This is a cross-blog post taken from Express Tribune. The writer hosts a show called “Capital Circuit” for News One and tweets @FarrukhKPitafi
May 11, 2013, left behind a watershed moment. It was the day when we witnessed the triumph of hope over fear. Defying the omnipresent threat of terrorist assault, Pakistanis came out in hordes and voted for change. It sounds really stupid but before this day, we never had civilian to civilian transition through democratic means. And yet, there is a significant part of our elite that is bent on delegitimising and discrediting the democratic process by shoving whatever passes as evidence of rigging in our face. And this leads us to a host of questions.
First, if there was widespread rigging, who was cheated out of victory? Was it the PTI or the incumbent PPP? You can fairly rule out the PPP because of its abysmal five-year performance and lack of proper election campaigning. That leaves us with the PTI. To ascertain if the PTI’s mandate was really stolen, let us see what was being projected before and on the Election Day. The Economist had already hinted that the PML-N seemed in clear lead. With a number of caveats, Gallup Pakistan had predicted that the PML-N would not only win but get a clear majority.
If you recall my piece “Towards a true democracy” that appeared on the Election Day, I had made two predictions and given one pointer. I wrote: “I see a huge turnout despite all odds. But contrary to general expectations, this voter surge will not benefit a single party… Secondly, I don’t foresee a hung parliament. With the help of pre-poll alliances, the front runner, I believe, will be able to conveniently form the government.” And the pointer was my own vote. I had pointed out that since it had come down to a choice between two conservative parties namely the PML-N and the PTI, I had decided to go for the former.
On that day, I had with me a meticulously prepared list showing the PML-N bagging 111 seats. This list was prepared with a conservative approach and the PPP and the ANP were shown doing slightly better. And yet, there was so much noise around us that I had to endure reluctance while mentioning this conservative estimate in our election transmission.
But if the verdict was that clear that it was visible to the naked eye, was there no rigging at all? Of course not. There was rigging and has always been there. Remember that three majors parts of the country are seriously troubled, namely; Fata, Balochistan and Karachi. Given the situation of law and order there, you cannot rule out the possibility of huge manipulation. But that’s a given and you cannot magnify it beyond proportion. With the passage of time, the situation will improve. And in the case of Karachi, even the protesting parties are to blame. In 2008, through our columns, people like me begged the PTI not to boycott the elections for it was being viewed as a serious contender. But Imran Khan, in his infinite wisdom, does not listen to anybody and hence, is partially responsible for what is happening in Karachi.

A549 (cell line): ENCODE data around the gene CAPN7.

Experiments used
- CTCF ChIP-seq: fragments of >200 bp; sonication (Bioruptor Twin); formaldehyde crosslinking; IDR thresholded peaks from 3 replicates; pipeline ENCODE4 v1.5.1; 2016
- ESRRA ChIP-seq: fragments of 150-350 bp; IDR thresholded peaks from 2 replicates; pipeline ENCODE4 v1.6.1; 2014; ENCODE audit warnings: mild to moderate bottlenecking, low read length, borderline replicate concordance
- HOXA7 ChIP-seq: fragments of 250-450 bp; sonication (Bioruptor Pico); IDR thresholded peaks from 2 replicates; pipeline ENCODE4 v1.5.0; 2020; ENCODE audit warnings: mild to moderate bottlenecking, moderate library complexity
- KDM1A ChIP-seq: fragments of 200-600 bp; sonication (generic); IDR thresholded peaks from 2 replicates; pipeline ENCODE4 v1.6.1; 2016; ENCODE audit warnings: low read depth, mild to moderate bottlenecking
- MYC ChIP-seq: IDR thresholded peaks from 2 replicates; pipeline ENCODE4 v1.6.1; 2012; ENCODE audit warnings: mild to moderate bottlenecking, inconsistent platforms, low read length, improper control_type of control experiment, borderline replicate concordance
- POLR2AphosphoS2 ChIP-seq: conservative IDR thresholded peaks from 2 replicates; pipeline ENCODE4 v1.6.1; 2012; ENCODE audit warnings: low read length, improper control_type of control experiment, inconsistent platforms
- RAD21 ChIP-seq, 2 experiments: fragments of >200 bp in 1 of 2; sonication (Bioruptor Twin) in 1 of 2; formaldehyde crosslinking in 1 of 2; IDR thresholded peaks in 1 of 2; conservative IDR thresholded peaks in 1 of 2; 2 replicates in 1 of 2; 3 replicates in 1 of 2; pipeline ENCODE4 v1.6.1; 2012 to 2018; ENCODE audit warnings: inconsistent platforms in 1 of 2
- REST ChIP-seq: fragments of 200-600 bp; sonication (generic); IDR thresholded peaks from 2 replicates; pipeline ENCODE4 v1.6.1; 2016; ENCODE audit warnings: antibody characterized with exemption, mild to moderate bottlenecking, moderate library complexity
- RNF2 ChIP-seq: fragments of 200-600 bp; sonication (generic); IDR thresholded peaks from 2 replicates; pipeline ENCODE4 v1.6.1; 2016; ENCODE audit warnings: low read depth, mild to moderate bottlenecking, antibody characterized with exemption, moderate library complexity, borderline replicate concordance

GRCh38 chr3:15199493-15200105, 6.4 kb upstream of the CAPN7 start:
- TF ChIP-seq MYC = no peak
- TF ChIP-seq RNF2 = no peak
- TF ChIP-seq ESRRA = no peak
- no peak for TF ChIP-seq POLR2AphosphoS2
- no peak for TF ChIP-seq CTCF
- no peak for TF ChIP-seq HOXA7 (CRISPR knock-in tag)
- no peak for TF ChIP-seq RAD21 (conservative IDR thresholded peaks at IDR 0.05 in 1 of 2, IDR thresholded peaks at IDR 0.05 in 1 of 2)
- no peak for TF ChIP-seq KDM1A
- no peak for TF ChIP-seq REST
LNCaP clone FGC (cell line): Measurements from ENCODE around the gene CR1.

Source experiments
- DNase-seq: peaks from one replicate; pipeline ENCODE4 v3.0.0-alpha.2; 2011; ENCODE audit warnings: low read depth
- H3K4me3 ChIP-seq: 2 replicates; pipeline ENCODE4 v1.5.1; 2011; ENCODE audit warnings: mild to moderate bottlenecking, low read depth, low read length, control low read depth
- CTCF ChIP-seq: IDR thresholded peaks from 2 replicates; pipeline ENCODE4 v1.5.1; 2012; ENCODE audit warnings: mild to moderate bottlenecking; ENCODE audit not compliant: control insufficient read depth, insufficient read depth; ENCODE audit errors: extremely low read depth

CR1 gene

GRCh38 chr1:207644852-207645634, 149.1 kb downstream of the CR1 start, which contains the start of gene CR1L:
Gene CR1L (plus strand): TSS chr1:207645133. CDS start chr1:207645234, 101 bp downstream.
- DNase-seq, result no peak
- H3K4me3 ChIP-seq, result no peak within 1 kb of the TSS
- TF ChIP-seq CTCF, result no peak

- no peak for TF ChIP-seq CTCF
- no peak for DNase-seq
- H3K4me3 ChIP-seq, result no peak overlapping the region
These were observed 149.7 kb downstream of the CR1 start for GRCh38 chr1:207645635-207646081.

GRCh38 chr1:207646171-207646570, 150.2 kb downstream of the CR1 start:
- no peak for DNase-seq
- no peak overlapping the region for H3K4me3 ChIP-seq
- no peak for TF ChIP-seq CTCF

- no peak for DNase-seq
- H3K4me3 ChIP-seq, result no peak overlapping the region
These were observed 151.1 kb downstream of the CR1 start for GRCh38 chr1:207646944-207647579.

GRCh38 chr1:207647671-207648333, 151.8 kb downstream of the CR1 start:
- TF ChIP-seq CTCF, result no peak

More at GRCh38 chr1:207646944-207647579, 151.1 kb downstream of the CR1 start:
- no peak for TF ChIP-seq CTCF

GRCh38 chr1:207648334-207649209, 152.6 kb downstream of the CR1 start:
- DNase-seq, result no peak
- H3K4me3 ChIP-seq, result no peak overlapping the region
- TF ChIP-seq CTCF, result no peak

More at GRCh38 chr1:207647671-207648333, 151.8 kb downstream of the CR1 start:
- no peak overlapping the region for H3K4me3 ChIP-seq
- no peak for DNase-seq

But if rigging was not that widespread, why are so many anchors and politicians making so much noise about it. The answer is that on May 11, unfounded expectations of some parties bloated beyond imagination dashed to the ground. A huge part of the elite was mobilised by the PTI, the kind whose voice is heard internationally. But this class mistook their support for the entire nation’s. On my polling station, I witnessed very vocal PTI voters who were quizzing the silent majority. If you revealed that you were not going to vote for their party, they would argue with you ad nauseam. And many ended up lying about their choices. As for anchors, I know there are some conscientious people too but many of our friends simply didn’t want the PML-N to win for one reason or another. When it did, they moved in to discredit the process. With time and due process, all anomalies and attitudes will be corrected. But the truth is that this day marked a huge transformation and we are a democracy today. We need to deal with it.
Published in The Express Tribune, May 25th, 2013.